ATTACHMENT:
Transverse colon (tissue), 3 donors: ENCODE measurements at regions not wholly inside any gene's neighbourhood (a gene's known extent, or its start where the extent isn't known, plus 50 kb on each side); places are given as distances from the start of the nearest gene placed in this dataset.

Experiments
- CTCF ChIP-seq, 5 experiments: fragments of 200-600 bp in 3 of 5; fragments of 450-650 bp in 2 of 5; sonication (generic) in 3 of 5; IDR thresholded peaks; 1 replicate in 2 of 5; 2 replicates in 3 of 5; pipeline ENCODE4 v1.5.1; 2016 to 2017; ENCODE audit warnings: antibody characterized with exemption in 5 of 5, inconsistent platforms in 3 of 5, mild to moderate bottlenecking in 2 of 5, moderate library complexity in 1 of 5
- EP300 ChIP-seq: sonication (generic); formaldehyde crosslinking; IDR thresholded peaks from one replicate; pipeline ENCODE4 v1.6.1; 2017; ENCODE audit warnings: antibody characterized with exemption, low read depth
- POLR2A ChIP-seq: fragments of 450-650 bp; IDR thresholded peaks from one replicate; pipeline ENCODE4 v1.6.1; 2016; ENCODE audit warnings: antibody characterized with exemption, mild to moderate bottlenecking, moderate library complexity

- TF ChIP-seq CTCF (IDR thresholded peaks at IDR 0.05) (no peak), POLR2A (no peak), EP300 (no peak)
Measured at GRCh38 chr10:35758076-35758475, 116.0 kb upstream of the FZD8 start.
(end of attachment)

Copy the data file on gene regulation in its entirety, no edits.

Transverse colon (tissue), 3 donors: ENCODE measurements at regions not wholly inside any gene's neighbourhood (a gene's known extent, or its start where the extent isn't known, plus 50 kb on each side); places are given as distances from the start of the nearest gene placed in this dataset.

Experiments
- CTCF ChIP-seq, 5 experiments: fragments of 200-600 bp in 3 of 5; fragments of 450-650 bp in 2 of 5; sonication (generic) in 3 of 5; IDR thresholded peaks; 1 replicate in 2 of 5; 2 replicates in 3 of 5; pipeline ENCODE4 v1.5.1; 2016 to 2017; ENCODE audit warnings: antibody characterized with exemption in 5 of 5, inconsistent platforms in 3 of 5, mild to moderate bottlenecking in 2 of 5, moderate library complexity in 1 of 5
- EP300 ChIP-seq: sonication (generic); formaldehyde crosslinking; IDR thresholded peaks from one replicate; pipeline ENCODE4 v1.6.1; 2017; ENCODE audit warnings: antibody characterized with exemption, low read depth
- POLR2A ChIP-seq: fragments of 450-650 bp; IDR thresholded peaks from one replicate; pipeline ENCODE4 v1.6.1; 2016; ENCODE audit warnings: antibody characterized with exemption, mild to moderate bottlenecking, moderate library complexity

- TF ChIP-seq CTCF (IDR thresholded peaks at IDR 0.05) (no peak), POLR2A (no peak), EP300 (no peak)
Measured at GRCh38 chr10:35758076-35758475, 116.0 kb upstream of the FZD8 start.